The SEEK base guarantee per pupil would go down for 2010-11 and then up a bit for 2011-12 under the bill reported out yesterday by the House Appropriation and Revenue Committee:
Meanwhile, the state share of SEEK base funding would go down more than $200 million next year and up only $9 million the next year:
Why does the state total funding look different from the base guarantee? It's because under the SEEK formula, the state does not pay the full guarantee. Instead, each district must first contribute 30¢ for each $100 of taxable property. The state then adds what is needed to fund the base guarantee amount and provide "add-on" funding for students with additional learning challenges.
In effect, House A&R is counting on local revenue to rise. If local taxes pay a larger share of the guarantee, the state can pay less. And for next year, the budget bill that just passed out of committee does indeed plan for the state to pay less.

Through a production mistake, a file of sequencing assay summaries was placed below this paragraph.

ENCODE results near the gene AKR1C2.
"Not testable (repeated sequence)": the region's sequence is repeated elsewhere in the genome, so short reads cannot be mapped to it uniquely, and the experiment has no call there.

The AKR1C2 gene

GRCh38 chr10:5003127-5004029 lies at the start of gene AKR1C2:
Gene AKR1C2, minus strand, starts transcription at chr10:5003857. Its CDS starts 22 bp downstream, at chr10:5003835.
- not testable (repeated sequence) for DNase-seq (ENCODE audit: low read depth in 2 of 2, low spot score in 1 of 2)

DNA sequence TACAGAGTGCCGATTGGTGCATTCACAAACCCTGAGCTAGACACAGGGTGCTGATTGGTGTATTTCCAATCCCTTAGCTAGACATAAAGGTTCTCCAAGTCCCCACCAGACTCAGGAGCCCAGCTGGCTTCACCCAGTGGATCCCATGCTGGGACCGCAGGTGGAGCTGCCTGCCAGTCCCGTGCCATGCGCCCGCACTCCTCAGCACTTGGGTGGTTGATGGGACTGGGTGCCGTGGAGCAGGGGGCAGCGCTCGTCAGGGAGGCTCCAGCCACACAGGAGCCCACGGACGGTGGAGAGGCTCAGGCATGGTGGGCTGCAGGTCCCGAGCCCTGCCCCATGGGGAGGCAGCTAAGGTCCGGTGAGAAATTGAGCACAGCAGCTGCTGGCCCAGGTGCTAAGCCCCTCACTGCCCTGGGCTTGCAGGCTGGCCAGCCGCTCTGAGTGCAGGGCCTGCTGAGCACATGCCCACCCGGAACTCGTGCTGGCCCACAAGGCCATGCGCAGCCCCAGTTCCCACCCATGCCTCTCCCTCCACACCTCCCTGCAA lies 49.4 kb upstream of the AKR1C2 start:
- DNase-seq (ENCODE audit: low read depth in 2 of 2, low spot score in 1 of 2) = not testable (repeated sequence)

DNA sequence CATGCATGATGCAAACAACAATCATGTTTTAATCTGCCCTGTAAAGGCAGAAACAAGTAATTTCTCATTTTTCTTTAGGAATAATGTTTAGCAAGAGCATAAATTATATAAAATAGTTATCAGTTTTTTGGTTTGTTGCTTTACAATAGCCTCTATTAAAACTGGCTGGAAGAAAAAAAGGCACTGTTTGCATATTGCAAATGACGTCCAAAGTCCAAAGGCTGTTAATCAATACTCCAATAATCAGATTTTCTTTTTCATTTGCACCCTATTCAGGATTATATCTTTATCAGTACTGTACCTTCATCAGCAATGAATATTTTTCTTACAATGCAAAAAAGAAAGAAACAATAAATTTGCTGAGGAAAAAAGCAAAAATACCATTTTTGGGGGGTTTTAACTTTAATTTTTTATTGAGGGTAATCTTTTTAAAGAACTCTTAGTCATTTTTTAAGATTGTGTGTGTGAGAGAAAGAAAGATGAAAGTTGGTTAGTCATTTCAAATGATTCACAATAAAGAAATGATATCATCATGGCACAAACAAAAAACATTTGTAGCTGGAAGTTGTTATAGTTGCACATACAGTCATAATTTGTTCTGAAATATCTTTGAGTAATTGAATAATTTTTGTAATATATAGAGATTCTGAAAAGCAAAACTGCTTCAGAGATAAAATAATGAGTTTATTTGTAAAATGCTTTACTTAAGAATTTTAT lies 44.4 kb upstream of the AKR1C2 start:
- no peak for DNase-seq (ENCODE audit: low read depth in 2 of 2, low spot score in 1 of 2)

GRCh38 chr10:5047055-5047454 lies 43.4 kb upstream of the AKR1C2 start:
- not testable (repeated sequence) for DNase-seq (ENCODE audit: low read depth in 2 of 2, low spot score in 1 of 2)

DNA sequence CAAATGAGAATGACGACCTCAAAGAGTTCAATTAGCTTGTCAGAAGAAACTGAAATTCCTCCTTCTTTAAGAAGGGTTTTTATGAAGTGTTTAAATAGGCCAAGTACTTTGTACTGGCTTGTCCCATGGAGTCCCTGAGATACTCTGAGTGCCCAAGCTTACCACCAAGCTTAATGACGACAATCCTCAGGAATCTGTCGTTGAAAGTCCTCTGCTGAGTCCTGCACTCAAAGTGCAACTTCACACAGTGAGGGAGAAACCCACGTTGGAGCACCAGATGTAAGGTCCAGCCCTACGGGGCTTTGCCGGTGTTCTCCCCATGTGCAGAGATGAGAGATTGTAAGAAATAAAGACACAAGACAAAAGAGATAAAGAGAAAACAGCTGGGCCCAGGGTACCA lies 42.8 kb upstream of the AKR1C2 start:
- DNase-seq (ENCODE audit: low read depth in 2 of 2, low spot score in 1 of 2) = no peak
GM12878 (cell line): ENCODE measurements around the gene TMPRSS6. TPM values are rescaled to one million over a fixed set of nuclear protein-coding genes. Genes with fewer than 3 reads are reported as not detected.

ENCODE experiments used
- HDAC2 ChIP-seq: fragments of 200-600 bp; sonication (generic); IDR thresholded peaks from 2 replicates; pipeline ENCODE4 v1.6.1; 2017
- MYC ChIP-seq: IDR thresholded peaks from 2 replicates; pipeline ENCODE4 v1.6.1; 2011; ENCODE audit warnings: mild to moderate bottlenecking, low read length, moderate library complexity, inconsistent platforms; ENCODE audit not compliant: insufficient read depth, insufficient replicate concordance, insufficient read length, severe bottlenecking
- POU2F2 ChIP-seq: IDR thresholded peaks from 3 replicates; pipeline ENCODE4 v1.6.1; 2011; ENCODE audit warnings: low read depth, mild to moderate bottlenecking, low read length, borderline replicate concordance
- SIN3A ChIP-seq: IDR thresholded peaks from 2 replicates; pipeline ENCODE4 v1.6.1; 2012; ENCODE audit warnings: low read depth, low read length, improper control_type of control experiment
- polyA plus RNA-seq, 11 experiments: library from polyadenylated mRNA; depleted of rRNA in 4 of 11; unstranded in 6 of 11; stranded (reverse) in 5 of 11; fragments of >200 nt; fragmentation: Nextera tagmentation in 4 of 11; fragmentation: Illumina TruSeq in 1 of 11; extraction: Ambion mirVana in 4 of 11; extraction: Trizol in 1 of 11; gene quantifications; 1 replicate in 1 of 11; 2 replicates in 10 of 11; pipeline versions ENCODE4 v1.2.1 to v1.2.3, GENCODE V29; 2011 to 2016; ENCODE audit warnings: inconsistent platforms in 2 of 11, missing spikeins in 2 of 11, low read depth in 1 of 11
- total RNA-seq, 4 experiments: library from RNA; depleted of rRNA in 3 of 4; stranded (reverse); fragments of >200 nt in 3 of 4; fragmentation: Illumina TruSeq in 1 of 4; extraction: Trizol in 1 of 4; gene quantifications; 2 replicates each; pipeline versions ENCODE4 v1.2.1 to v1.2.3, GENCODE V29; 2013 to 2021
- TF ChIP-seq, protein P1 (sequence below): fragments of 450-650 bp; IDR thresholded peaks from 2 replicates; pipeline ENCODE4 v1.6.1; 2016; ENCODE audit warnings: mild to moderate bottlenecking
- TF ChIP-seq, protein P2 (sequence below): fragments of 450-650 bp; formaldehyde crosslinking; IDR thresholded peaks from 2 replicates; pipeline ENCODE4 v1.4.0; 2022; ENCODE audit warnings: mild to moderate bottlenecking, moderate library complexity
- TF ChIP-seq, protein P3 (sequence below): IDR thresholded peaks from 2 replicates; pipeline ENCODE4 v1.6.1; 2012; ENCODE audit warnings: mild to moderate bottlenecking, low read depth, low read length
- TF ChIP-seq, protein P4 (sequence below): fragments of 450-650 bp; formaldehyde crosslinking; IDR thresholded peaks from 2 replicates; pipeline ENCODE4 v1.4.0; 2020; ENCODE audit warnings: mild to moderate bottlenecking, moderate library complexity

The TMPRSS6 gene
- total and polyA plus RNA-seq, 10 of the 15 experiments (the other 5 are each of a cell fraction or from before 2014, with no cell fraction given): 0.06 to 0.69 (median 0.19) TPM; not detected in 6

As always, the bill coming from the House Committee is sure to undergo multiple amendments before the budget is finalized.
Notes for detail lovers: The 2010-11 state share of SEEK base funding shown above includes $182 million that will actually come from the federal government under the American Recovery and Reinvestment Act--also known as the stimulus bill. The 2008-09 and 2009-10 state shares of SEEK come from Department of Education files and reflect the total calculated SEEK base guarantee amount for all districts minus the local district 30¢ contribution.